Comparative Research/Analysis – Months of Adequate Household Food
Africare began its food security interventions supported by P.L. 480 Title II resources with an activity in Guinea Bissau in 1990. The Africare Title II program has steadily grown; there were activities in eleven African countries with Title II funding during FY07. All of Africare’s activities have a similar set of interventions involving capacity building, agricultural productivity, and household nutrition. To the extent possible, a consistent set of impact indicators is used for each program.
As part of its Institutional Capacity Building (ICB) grant (FY03-FY08) from USAID/FFP, Africare identified the need to review the relationship of one of its key measurements of food security, Months of Adequate Household Food Provisioning (MAHFP), across different country programs, both in absolute terms and as compared to other impact indicators. This report presents the results of that research.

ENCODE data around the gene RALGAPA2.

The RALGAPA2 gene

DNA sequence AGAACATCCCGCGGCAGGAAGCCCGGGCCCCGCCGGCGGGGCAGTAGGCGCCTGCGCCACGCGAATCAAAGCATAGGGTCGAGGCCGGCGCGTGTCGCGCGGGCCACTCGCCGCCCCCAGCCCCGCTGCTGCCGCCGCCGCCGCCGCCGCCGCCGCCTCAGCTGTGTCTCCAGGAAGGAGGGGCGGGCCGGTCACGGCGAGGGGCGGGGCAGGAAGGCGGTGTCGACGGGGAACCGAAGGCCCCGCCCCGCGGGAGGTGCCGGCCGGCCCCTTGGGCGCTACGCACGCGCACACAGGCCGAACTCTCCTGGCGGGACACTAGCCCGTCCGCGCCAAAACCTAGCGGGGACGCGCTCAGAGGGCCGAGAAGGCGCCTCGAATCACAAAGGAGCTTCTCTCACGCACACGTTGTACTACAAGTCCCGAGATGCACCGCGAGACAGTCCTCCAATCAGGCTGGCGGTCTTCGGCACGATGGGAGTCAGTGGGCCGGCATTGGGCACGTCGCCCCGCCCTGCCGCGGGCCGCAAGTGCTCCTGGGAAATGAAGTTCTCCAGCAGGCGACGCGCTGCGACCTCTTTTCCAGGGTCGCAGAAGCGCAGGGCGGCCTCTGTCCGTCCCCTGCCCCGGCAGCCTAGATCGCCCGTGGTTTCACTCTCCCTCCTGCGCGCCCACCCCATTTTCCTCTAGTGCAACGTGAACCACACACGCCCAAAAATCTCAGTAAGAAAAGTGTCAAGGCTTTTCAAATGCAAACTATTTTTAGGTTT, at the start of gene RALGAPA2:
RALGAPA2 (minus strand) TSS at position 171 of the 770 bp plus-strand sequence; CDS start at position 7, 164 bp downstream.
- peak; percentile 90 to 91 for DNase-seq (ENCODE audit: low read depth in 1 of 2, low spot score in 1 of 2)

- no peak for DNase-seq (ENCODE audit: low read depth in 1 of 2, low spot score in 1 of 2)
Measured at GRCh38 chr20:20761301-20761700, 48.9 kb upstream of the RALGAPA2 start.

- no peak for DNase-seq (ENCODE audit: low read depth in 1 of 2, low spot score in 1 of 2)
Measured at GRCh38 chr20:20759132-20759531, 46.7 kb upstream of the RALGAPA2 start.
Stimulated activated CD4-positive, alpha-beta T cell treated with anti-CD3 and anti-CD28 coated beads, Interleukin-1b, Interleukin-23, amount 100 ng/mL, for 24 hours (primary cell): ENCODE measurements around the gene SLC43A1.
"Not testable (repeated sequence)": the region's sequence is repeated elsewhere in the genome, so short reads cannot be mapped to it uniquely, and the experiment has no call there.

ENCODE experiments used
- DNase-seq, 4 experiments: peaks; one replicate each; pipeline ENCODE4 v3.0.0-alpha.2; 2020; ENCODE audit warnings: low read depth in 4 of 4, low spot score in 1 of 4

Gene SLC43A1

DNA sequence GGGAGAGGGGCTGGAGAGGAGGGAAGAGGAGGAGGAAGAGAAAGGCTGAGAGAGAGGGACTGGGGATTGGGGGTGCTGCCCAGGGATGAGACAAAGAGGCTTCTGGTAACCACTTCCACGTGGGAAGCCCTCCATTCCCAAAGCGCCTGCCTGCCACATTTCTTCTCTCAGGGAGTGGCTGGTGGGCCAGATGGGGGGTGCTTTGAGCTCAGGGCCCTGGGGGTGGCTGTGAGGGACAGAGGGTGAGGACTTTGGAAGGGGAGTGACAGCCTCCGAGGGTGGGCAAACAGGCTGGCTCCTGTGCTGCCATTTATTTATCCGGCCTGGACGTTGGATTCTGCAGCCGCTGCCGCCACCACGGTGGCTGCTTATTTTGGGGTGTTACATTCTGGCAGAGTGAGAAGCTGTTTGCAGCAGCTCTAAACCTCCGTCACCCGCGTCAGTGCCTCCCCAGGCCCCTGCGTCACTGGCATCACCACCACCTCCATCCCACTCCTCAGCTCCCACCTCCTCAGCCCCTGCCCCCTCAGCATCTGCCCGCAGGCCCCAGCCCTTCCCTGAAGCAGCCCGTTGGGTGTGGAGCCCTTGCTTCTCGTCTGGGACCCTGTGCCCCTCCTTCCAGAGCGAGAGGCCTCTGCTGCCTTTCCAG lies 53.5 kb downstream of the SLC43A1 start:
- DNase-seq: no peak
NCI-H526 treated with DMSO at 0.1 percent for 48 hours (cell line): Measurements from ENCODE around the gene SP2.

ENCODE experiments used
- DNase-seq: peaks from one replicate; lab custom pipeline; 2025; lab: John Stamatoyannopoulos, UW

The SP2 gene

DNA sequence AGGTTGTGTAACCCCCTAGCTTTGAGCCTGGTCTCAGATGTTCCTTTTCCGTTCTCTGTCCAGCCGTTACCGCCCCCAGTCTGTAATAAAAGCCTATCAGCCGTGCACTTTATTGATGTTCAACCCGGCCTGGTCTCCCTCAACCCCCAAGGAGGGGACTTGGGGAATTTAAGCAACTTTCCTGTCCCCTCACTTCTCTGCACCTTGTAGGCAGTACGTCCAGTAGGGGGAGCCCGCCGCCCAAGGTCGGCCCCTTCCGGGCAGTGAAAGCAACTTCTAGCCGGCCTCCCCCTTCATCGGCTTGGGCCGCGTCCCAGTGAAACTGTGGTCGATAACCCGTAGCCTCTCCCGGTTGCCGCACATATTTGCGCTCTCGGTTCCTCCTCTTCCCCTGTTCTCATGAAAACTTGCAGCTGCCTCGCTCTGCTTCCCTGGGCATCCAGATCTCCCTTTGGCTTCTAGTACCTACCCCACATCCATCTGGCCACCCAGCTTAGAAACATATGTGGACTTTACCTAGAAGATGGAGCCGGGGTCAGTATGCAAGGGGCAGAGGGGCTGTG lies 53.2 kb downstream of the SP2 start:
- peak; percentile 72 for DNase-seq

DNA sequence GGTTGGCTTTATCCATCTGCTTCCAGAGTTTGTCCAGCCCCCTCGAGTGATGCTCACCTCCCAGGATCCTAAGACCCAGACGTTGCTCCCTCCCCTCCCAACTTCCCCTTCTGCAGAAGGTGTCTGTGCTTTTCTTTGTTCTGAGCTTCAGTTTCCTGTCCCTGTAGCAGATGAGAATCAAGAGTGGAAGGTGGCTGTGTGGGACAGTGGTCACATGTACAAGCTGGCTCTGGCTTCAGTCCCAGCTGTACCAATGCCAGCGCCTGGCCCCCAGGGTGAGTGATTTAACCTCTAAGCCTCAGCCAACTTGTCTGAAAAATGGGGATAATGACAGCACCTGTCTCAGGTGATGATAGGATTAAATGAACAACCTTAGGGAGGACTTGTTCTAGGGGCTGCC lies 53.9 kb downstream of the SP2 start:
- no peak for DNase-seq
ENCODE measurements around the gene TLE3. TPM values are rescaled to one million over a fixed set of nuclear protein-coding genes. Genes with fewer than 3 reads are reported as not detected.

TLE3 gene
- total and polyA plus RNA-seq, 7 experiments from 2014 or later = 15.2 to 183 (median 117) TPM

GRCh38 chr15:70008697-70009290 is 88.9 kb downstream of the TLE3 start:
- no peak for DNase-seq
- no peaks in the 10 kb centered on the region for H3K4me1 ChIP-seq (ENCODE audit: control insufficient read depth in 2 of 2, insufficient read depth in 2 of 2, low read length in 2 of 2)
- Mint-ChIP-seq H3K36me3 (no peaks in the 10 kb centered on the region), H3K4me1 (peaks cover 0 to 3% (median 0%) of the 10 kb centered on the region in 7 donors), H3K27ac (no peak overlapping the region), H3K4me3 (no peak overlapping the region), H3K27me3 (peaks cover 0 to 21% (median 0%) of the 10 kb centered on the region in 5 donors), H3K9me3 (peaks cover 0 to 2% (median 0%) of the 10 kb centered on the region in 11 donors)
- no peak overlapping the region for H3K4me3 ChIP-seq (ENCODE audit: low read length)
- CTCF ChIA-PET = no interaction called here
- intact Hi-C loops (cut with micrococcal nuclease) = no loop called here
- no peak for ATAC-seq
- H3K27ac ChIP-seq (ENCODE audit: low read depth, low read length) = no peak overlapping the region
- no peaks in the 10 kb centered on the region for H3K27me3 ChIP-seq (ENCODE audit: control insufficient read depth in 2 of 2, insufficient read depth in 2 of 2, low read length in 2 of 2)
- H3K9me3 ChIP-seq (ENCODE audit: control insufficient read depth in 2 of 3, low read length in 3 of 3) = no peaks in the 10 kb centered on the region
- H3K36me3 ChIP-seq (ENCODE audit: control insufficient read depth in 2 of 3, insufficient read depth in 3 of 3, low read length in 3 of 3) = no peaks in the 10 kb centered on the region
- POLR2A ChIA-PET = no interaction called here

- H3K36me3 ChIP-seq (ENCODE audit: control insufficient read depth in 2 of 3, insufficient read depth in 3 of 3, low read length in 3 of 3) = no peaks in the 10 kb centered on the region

While immediate interventions that tend to improve the food security situation relatively quickly are important (and therefore the use of MAHFP to detect sudden changes that may indicate a dramatic crisis is extremely beneficial as a risk and shock indicator), improving a community’s ability to cope with food insecurity is also a long-term intervention (that is not detected by snap shot looks at average MAHFP) and may help mitigate the impacts of such sudden and short-lived drops in food security (as measured by MAHFP) on human welfare. It is important for programs and communities to understand the lag in impacts of food shortages so that interventions can be implemented early to head off the negative impacts that are yet to be observed in the data (stunting and weight for age).